10 Ways to Make Your Clothes Look Better and Last Longer

After spending time thinking about how to maximize our wardrobes and analyzing what our clothes say about us, we've got our eyes on making our closets as cute and long-lasting as possible.

Because there are little tricks to make your clothes fit better, look better and last longer. And not taking the best care of the items you already own means you're not getting the most bang for your clothing buck.

We put together our list of the top ten most valuable items worth spending a little money on. From the $9 do-it-all tool that takes care of fallen hems, gaping holes and visible bra straps to a successful way to bypass dry cleaning bills, these little fashion fixers won't disappoint.

Plus, they're all under $30 ... so you can still afford that sundress you've been eyeing on Pinterest.

To see all the slides in one long list, click into the slide show and choose "list view."

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  • DO NOT USE DRYELL! I tried it and it ruined my most favorite pair of $118 shorts. Better safe and take it to the dry cleaner than sorry with ruined clothes. ALWAYS let the professionals handle dry cleaning.

    • Mund8nser

      Wow $118 for a pair of shorts? I’d professionaly dry clean them too!

  • Kandeharden

    A regular pair of nylon pantyhose will remove deodorant from your clothes. Just rub until it disappears. No water necessary!

  • Susan Buchanan

    Hammering might be ok for shoes you don’t plan to keep long, or for people who live in places where they seldom walk, but as a New Yorker, I would never nail anything into my shoe. I once had a horrible cobbler do it and the next one complained so much about the first guy’s shoddy work! A cobbler will use glue to put the heel taps on, and then after you wear them down and come back, he can take them off and apply new ones. Cobblers can also make sure the heel tap fits perfectly, whereas a person at home probably won’t be able to. Plus, as you wear the heel tap down, those nails are going to scrape the floor!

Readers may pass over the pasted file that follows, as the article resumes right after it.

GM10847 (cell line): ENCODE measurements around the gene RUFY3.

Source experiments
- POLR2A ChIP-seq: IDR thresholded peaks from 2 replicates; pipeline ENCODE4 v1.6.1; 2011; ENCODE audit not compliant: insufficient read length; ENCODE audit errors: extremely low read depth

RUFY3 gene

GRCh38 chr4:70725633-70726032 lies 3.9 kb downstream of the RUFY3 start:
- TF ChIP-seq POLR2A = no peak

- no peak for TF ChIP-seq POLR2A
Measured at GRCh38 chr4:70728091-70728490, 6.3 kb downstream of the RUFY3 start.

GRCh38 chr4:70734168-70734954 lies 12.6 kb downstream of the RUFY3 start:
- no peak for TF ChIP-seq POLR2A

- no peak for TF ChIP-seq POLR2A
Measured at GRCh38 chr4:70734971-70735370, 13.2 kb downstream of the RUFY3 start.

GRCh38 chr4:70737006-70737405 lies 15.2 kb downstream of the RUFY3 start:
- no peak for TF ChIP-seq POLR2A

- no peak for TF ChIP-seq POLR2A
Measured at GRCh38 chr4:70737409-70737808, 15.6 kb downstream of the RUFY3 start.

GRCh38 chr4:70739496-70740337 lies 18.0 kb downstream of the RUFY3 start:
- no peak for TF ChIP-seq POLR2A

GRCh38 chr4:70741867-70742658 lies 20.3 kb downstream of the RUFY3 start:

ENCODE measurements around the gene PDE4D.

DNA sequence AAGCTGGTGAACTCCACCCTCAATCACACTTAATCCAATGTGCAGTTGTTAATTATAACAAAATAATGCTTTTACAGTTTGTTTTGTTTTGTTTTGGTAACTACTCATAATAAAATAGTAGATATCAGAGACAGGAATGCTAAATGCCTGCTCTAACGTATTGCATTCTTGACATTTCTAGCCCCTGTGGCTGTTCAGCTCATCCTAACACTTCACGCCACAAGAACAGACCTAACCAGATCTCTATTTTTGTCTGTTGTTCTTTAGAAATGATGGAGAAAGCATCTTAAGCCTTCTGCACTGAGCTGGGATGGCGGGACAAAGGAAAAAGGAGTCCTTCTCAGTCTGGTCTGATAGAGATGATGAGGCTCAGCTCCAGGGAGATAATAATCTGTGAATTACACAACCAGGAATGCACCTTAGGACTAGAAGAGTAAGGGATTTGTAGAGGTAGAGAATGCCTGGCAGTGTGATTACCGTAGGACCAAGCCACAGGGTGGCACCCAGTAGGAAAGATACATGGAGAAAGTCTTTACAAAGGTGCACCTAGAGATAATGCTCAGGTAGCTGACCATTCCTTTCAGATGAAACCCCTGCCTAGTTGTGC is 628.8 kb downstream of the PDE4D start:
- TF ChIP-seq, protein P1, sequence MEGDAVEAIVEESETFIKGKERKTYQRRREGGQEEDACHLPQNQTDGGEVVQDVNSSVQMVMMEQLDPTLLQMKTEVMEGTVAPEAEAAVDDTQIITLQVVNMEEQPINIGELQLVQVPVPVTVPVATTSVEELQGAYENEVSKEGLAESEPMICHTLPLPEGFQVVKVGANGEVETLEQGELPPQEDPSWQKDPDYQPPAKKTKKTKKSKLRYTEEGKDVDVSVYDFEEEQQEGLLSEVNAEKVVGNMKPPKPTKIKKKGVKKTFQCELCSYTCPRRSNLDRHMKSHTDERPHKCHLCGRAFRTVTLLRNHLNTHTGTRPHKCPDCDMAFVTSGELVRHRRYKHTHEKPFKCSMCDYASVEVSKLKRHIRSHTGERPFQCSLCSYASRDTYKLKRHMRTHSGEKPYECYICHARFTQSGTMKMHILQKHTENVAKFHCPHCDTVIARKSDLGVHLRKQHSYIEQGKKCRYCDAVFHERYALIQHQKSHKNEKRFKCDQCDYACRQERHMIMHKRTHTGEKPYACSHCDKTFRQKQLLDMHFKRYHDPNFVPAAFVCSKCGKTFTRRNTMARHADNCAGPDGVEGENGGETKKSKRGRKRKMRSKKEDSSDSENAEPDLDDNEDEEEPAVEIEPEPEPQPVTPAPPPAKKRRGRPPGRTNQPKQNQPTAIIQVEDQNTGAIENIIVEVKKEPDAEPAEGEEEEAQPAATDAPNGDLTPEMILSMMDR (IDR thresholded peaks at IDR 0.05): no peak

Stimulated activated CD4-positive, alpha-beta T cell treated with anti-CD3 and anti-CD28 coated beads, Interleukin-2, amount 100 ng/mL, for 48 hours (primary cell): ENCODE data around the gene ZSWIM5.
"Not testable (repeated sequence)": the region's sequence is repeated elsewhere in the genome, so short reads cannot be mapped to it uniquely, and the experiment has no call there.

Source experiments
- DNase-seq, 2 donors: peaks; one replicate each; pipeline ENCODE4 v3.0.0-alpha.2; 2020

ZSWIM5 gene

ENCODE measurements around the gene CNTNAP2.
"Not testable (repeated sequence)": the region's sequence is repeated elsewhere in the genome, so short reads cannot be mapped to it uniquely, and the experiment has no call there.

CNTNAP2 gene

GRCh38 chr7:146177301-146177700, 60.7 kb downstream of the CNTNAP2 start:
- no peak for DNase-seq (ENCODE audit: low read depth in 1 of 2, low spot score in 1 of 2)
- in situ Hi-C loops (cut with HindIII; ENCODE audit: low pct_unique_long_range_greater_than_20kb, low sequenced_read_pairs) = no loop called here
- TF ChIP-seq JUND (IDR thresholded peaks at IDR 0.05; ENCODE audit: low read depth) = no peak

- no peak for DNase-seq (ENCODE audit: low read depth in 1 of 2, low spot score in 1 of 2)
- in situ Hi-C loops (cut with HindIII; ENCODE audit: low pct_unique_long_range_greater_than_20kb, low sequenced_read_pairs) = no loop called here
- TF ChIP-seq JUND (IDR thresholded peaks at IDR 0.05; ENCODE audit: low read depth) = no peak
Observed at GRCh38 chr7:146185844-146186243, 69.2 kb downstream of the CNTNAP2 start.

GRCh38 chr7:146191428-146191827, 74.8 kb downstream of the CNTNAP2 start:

• Val

    Great ideas. Thanks!

  • My husband used to work at a dry cleaner, and he can tell countless sob stories of people who brought in items they tried to “home dry clean” using products like Dryel.  Once you use a product like that, if something goes wrong, there’s not much a dry cleaner can do.  Use with caution. 

    • Sheila

      I used to use that Dryel, but I never felt like it did much.  It was kind of like using Febreeze to clean your clothes.  Plus I started to notice after awhile that my clothes were showing more wear with it.

  • Laura

    I use a microfiber cleaning cloth to get deodorant or toothpaste off my shirt or jeans–works like magic!

  • Sheila

    Anyone use those Tide To Go pens?  Just wondering if they really work.

    • Starz1173

       i love em!!!  i got juice from cherrys out of a light blue shirt of  my aunts with em once with it!  it simply is fantastic

    • Alexzandria85

      Yes, they absolutely work. I once got barbecue sauce stains out of a white sundress with a tide-to-go pen. I buy them four at a time, 1 for the purse, car, diaper bag and briefcase!

  • thepixinator

    I use Dryel between professional dry-cleanings as an “extender” to make dry-cleaning last longer.  Dryel doesn’t seem to get clothes as clean as dry-cleaning.  Also, when using Dryel, make sure the heat settings on your dryer are not too high, and don’t put too many items in the bag, especially if they are different colors.

  • Andrea

    You can get rid of deodorant stains by rubbing a piece of the same garment onto the part of the fabric with the stain